After a Twitter interaction with Omron stimulated by Wen Dombrowski, MD, MBA, the Omron people loaned me one of their HeartGuide devices.
Omron's website describes the device as follows:
Engineered to keep you informed, HeartGuide is a wearable blood pressure monitor in the innovative form of a wristwatch. In tandem with its companion app HeartAdvisor, HeartGuide delivers powerful new technology making tracking and managing your blood pressure easier than ever before. Proactively monitor your heart health by turning real-time heart data into heart knowledge and knowledge into action.
I, like the American Heart Association, have not recommended wrist BP devices. My decision was based on my personal research in the 1990s on arterial waveforms and the influence of wave reflection. Studies have clearly shown a change in the arterial wave form as it proceeds from the ascending aorta to the periphery.
Therefore, the Skeptical Cardiologist was skeptical of the value of the HeartGuide.
After wearing the HeartGuide for a week and using it in a variety of situations to measure my blood pressure, I am rethinking my recommendation against wrist blood pressure cuffs.
I'll give my full analysis of the device after more evaluation, but what I've discovered is that it can serve as an accurate and unobtrusive daytime ambulatory blood pressure monitor.
Ambulatory blood pressure monitoring (ABPM) utilizes a portable BP monitor, which includes a brachial BP cuff and a device that inflates the cuff every 20-30 minutes, makes a measurement, and stores all the recordings for offline review.
Studies have shown ABPM is a better predictor of CV mortality than either clinic BP or home BP monitoring. It has not been widely utilized in the U.S. because it is poorly reimbursed.
The HeartGuide sits on my wrist and, whenever I feel like it, wherever I am, I can quickly and simply make a recording of my BP.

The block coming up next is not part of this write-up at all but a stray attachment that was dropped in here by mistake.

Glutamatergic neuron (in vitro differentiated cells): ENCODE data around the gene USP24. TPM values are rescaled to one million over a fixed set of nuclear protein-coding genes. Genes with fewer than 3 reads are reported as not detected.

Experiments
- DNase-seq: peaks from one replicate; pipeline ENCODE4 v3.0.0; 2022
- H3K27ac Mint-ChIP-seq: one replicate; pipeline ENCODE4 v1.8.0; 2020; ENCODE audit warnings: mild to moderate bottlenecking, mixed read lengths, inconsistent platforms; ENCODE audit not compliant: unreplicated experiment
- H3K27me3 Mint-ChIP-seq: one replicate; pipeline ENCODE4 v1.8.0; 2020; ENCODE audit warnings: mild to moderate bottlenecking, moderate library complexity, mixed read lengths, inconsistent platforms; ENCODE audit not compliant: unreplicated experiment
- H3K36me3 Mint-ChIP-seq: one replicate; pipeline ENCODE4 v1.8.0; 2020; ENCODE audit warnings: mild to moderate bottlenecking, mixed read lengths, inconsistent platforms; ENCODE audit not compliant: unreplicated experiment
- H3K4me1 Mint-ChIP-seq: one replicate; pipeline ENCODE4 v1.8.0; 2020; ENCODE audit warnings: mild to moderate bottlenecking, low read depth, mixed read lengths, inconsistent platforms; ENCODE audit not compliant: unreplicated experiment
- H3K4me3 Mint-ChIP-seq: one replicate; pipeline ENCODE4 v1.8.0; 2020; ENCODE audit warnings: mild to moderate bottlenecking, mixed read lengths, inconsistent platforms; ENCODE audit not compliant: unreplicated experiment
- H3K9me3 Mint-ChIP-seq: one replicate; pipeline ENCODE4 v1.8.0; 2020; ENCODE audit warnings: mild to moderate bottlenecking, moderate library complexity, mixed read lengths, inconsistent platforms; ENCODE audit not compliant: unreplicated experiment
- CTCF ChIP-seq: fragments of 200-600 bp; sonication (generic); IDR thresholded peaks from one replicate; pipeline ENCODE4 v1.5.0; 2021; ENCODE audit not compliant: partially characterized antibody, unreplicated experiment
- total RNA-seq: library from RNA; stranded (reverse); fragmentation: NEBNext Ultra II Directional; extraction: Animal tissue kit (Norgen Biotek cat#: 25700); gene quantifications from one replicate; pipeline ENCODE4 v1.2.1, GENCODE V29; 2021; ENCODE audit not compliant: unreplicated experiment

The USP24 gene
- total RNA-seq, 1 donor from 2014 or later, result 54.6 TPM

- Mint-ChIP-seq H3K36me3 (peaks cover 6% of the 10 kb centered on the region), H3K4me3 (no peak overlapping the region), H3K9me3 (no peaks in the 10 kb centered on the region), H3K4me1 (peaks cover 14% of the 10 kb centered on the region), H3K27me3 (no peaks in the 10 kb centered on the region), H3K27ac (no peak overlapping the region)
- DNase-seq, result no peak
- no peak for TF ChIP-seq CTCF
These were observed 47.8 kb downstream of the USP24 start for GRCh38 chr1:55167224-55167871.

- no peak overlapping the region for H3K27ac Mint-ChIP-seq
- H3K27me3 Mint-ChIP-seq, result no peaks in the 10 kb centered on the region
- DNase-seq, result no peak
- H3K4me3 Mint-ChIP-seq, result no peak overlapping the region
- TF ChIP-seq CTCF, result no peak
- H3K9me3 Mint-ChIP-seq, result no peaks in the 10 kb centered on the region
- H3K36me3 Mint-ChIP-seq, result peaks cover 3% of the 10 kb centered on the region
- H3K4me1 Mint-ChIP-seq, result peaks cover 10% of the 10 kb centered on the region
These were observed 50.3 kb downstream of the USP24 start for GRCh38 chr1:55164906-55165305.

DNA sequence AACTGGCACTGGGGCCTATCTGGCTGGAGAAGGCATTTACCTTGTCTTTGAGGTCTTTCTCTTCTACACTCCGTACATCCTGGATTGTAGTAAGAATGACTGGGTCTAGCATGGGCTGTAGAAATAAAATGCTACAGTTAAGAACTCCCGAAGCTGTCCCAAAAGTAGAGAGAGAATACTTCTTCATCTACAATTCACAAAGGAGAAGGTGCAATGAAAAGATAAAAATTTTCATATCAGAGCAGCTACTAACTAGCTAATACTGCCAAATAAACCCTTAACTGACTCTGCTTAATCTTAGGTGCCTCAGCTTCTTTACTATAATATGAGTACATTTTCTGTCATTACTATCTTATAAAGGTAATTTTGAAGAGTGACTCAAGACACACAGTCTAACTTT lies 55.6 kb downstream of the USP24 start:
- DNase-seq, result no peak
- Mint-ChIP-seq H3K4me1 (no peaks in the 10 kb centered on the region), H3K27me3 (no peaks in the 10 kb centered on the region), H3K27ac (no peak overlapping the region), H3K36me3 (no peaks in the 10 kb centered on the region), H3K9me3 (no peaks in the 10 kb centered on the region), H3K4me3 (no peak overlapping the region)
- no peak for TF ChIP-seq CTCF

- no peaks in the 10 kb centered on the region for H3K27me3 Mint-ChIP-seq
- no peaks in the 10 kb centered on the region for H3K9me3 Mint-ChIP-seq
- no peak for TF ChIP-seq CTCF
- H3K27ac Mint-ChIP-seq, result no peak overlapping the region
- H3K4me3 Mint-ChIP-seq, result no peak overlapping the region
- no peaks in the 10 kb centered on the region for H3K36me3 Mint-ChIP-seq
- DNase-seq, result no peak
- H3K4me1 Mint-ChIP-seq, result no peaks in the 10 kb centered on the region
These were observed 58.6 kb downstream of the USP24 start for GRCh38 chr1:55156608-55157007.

With the HeartGuide I have made BP recordings in a variety of situations that I would never previously have considered.
For example, earlier this week I wore the HeartGuide to work. I measured my BP at home and it was 125/76 mm Hg. After dropping my gear off at my office, I walked to the 6th floor of the hospital to see inpatients. This involved going down several flights of stairs, crossing to the hospital via a pedestrian walkway, and climbing several flights of stairs.
When I emerged on the 6th floor, I stopped (because the HeartGuide does not like it if you are moving), triggered the HeartGuide, and put my right hand over my heart (the device likes you to put your hand on your heart). Within 90 seconds, I knew my BP had increased to 143/81.
In order to do this unobtrusively, I wandered into the patient waiting area and pretended to be watching NFL highlights on the TV. Nobody seemed to notice I was taking my BP!
Subsequently, I was paged to do a transesophageal echo/electrical cardioversion and went downstairs to our "heart station" where a room full of RNs, a sonographer, an anesthetist, and a patient awaited me. While talking to the patient about the procedure, I triggered the HeartGuide and made another BP recording. Nobody noticed!
The HeartGuide BPs are displayed on the watch face for a few seconds and can be sent via Bluetooth to the HeartAdvisor smartphone app.
The graph above shows my BP was high at 8:07 a.m. while I was talking to the patient and still up after the procedure.
One day, I wore the HeartGuide to the gym and made BP measurements under a variety of conditions.
The HeartGuide would not activate while I was walking on the treadmill no matter how hard I tried to keep my arm still. It does not like motion of any kind.
But the first reading on the left was immediately after running on the treadmill. I then performed an isometric leg press hold on a weight machine and was able to obtain a recording during this maneuver of 140/88. Shortly after the leg press, I repeated the recording, and it had dropped down to 104/69.
I have to say this is an abundance of BP information that is quite interesting and heretofore I had never been aware of. It opens up intriguing clinical possibilities.
I will have to spend more time analyzing the HeartGuide before writing my overall impression and recommendations; but thus far, I see it expanding our toolkit for understanding hypertension and personalizing cardiovascular medicine.
Try to imagine yourself standing like me outside a restaurant unobtrusively taking your blood pressure and ponder the possibilities!
Soon you may find that wherever you go, you're in the know. But be aware of the possibility of being arrested for loitering while checking your BP.
If you'd like to read a detailed description of the HeartGuide, check out this review while eagerly awaiting my more serious and more complete analysis.
Anthony Pearson, MD, is a private practice noninvasive cardiologist and medical director of echocardiography at St. Luke's Hospital in St. Louis. He blogs on nutrition, cardiac testing, quackery, and other things worthy of skepticism at The Skeptical Cardiologist, where a version of this post first appeared.